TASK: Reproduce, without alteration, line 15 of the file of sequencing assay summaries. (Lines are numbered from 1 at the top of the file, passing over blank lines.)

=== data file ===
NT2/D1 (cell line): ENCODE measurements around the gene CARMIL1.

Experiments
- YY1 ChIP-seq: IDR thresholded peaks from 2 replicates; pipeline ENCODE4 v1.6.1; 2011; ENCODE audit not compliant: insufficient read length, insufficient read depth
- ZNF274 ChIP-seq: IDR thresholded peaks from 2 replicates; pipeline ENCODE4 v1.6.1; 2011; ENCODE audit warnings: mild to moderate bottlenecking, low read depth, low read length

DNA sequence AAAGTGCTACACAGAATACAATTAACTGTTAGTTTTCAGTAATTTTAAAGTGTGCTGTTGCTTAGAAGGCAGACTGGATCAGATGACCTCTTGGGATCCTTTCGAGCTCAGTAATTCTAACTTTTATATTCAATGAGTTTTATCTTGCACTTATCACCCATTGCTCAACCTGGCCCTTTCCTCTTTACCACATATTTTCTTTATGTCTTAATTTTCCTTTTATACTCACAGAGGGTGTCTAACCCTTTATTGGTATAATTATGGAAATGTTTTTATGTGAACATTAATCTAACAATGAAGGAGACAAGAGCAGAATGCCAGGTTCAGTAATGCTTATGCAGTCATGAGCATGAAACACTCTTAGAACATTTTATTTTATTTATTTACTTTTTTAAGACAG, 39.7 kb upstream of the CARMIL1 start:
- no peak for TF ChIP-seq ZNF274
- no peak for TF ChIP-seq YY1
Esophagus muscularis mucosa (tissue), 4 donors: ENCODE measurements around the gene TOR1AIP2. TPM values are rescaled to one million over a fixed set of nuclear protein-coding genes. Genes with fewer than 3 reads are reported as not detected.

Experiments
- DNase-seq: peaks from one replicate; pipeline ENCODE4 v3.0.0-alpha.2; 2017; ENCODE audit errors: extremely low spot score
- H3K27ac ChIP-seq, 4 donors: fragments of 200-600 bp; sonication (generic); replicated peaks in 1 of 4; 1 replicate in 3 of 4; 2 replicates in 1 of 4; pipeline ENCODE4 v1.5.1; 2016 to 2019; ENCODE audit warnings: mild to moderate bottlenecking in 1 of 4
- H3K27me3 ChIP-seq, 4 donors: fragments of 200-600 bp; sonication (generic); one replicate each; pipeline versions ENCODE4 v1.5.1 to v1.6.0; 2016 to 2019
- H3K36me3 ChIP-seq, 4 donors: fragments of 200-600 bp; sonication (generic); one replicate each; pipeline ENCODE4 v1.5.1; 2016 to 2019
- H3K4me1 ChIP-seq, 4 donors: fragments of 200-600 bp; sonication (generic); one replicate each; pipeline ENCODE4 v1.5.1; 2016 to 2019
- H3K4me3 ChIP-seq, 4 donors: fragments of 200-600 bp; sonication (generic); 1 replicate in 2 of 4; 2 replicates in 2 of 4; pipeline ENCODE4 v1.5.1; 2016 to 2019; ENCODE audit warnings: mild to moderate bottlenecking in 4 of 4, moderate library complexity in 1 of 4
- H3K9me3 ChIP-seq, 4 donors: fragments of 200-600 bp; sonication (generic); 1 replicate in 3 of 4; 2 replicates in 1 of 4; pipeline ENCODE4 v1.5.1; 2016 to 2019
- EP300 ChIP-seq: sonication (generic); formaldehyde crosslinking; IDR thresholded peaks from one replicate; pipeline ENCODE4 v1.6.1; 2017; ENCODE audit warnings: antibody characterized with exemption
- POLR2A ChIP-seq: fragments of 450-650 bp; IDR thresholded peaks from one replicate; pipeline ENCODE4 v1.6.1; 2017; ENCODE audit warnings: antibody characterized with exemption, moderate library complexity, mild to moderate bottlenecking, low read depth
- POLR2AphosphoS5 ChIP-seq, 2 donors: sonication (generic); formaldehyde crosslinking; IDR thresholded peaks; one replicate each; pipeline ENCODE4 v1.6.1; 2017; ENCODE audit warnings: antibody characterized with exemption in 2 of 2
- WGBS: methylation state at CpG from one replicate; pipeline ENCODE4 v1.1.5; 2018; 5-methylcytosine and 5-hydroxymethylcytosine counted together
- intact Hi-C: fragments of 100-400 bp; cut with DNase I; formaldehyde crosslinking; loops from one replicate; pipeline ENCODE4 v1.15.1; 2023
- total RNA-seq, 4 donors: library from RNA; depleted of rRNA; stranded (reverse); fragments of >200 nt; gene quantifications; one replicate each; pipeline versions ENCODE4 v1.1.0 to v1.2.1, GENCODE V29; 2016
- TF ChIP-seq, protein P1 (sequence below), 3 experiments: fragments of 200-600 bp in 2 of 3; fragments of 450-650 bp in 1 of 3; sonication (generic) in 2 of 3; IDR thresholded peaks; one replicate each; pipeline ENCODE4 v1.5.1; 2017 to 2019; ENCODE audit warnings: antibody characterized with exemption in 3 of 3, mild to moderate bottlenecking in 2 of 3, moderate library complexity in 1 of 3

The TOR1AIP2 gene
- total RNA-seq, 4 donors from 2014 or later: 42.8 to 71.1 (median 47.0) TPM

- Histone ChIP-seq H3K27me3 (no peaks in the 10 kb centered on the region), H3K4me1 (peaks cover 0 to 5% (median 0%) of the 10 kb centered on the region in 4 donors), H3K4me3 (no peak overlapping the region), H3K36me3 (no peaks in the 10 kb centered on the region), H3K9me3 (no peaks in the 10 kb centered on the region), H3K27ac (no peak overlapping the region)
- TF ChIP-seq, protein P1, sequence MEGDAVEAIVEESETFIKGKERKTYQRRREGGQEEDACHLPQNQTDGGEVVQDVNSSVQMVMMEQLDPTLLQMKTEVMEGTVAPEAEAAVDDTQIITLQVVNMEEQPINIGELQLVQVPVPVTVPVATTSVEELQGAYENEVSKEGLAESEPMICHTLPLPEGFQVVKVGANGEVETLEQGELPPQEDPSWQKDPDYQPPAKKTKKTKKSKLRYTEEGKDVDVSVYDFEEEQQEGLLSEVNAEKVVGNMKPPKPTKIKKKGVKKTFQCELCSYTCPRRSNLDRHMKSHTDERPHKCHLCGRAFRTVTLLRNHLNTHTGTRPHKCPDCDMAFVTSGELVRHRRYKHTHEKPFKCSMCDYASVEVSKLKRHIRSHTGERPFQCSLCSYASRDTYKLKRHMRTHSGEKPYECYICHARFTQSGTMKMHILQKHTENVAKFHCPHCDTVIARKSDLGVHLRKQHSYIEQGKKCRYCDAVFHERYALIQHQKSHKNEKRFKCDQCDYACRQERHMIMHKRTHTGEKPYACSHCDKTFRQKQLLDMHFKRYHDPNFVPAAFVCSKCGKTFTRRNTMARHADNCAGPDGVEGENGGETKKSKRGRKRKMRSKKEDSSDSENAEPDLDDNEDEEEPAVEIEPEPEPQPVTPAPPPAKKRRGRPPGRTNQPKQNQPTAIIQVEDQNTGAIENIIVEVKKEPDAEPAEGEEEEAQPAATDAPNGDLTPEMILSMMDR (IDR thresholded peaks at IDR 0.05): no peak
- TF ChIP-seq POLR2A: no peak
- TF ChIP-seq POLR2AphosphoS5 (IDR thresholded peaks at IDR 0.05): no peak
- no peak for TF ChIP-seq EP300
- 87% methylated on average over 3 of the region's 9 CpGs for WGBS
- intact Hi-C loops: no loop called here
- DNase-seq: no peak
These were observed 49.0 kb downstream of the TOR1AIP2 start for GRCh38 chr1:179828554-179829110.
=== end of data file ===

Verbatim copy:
- H3K4me3 ChIP-seq, 4 donors: fragments of 200-600 bp; sonication (generic); 1 replicate in 2 of 4; 2 replicates in 2 of 4; pipeline ENCODE4 v1.5.1; 2016 to 2019; ENCODE audit warnings: mild to moderate bottlenecking in 4 of 4, moderate library complexity in 1 of 4